How to monitor Delta Smelt and other sensitive fish without harming them? Try the SmeltCam

My latest PEARL (short news item) for Estuary News covers a new paper in the journal San Francisco Estuary and Watershed Science establishing the safety and, more importantly, efficacy of a nifty piece of technology: the SmeltCam.


Monitoring Delta smelt with an underwater camera could be safer and more effective than with a traditional trawl. Standard smelt surveys rely on the use of boat-driven nets, which trap fish by funneling them from the wide mouth of the net to the closed end (known as the cod end). To check their catch, researchers must pull the net and its contents from the water. But this additional handling can harm and even kill the same fish that wildlife agencies are trying to save with the support of robust, long-running monitoring efforts. There may be a better way: According to a new study in the June 2021 issue of San Francisco Estuary and Watershed Science, the use of an underwater camera—the “SmeltCam,” developed about a decade ago by U.S. Geological Survey (USGS) research fish biologist Frederick Feyrer—could provide comparable data with less stress by simply filming the fish as they pass through the net.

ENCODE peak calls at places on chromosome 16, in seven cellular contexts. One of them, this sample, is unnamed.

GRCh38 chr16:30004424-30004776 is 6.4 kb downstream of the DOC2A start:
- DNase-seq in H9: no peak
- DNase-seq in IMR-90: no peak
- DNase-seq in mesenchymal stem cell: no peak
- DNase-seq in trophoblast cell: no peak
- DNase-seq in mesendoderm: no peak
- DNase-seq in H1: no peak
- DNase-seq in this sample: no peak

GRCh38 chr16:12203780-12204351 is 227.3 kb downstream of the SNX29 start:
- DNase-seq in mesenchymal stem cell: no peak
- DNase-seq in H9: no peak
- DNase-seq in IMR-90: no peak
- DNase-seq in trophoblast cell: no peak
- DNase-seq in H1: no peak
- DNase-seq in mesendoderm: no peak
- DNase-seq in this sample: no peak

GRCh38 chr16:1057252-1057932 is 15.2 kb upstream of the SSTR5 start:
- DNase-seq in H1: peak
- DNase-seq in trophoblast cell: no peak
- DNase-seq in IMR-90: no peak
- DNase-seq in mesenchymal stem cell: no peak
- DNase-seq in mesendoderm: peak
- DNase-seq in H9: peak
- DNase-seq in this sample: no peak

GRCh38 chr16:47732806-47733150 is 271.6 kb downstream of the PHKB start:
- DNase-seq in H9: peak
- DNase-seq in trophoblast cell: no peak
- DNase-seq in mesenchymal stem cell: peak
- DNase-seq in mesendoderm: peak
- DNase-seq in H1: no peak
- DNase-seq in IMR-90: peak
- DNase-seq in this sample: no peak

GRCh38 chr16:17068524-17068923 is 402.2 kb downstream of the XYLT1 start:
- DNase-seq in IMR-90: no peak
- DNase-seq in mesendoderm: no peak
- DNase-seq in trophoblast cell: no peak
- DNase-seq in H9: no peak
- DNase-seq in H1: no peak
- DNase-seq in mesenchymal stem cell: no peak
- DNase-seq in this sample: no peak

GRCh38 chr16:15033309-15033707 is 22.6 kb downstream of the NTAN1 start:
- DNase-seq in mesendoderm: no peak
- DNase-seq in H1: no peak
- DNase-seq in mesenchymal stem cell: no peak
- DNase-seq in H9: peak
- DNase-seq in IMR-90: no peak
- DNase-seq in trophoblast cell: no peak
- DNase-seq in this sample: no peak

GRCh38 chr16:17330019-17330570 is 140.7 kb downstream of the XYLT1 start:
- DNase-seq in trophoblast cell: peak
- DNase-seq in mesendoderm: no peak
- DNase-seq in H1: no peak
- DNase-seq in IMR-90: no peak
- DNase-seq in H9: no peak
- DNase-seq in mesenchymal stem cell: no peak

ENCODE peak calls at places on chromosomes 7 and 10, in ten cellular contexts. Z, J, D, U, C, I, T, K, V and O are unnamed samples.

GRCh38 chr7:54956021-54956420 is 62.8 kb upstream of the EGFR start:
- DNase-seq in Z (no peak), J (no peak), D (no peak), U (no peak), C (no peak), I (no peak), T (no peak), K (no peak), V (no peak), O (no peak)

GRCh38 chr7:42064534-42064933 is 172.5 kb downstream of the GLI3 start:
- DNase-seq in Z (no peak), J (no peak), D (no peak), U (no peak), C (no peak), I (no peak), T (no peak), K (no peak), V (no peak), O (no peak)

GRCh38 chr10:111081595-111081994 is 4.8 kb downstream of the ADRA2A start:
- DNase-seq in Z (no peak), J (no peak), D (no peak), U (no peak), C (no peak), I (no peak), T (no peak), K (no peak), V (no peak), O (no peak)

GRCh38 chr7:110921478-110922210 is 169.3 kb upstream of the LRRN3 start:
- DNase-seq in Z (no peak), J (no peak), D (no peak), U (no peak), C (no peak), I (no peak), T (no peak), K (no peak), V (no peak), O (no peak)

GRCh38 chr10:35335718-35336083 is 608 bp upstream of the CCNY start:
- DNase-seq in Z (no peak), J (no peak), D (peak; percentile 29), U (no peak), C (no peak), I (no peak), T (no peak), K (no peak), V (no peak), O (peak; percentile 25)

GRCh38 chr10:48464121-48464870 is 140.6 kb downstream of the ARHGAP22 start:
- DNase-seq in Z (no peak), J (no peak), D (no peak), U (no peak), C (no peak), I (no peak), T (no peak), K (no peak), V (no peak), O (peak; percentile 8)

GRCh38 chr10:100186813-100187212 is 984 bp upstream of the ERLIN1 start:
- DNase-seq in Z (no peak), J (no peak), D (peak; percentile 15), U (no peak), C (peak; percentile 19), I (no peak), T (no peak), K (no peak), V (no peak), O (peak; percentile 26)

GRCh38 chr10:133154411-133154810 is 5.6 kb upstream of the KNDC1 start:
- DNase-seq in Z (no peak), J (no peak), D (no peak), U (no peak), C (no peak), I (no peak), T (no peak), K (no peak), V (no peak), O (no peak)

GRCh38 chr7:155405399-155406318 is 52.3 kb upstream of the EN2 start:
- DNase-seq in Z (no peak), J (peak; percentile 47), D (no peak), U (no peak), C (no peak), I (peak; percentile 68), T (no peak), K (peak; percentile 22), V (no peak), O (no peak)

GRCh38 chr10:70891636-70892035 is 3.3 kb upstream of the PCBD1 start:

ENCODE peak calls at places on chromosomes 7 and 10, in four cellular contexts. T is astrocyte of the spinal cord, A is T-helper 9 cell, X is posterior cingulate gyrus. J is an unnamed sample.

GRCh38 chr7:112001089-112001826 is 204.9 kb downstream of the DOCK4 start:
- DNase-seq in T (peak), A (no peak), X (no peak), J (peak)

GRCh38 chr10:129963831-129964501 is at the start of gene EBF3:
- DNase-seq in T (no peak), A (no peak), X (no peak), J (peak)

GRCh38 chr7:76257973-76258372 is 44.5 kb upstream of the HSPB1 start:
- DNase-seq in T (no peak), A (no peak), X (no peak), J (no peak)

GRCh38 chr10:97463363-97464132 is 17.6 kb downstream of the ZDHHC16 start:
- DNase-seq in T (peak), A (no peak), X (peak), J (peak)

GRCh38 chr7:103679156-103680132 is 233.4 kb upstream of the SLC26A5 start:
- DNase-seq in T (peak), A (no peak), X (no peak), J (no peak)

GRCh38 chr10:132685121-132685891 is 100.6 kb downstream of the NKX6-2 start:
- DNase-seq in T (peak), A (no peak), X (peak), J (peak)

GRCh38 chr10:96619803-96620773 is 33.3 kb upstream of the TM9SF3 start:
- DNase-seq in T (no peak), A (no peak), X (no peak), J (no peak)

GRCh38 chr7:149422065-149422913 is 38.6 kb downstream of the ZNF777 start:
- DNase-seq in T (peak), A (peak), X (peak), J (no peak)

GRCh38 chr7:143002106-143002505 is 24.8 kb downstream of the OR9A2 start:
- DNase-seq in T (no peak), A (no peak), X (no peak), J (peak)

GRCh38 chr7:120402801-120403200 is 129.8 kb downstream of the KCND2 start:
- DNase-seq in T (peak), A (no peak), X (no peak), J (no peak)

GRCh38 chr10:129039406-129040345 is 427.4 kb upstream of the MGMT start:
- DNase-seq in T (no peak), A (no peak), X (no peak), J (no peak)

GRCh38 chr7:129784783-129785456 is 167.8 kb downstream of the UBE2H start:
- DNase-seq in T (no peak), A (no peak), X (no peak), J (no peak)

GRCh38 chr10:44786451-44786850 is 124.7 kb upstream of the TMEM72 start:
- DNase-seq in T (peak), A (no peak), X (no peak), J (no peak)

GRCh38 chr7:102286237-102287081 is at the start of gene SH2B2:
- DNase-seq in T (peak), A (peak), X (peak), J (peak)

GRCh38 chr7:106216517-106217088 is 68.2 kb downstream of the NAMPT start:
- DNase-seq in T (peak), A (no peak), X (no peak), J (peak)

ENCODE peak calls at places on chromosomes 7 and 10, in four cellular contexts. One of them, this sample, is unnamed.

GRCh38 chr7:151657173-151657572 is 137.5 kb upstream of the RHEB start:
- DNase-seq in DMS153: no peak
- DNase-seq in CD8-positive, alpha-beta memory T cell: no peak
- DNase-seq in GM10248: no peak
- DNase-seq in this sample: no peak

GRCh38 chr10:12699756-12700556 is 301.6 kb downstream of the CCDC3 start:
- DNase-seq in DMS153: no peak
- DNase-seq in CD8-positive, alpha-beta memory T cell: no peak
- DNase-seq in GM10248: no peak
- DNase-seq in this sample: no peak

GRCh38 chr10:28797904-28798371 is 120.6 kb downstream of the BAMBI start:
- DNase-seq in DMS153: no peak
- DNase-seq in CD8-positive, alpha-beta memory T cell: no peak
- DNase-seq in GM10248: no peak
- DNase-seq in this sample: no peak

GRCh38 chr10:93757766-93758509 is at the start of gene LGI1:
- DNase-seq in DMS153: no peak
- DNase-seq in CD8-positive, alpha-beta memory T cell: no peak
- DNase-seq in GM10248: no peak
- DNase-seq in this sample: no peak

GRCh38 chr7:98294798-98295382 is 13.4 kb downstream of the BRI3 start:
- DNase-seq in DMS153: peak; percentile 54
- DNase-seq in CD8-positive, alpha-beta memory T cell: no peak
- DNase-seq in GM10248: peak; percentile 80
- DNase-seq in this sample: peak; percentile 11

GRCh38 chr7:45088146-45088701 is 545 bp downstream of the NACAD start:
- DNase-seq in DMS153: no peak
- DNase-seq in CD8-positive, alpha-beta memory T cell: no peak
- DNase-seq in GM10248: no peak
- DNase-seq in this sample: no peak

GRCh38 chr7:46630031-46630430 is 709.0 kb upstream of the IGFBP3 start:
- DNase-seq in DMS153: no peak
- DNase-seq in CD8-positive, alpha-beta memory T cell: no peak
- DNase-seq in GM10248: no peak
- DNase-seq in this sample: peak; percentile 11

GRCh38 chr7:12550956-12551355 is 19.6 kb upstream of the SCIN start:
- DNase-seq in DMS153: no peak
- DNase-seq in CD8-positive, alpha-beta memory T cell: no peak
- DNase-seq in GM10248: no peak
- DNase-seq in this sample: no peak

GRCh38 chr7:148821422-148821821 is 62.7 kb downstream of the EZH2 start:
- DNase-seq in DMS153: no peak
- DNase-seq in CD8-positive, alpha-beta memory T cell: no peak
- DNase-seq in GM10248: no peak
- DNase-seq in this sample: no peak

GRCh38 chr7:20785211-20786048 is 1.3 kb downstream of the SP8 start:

Read the rest of my article here.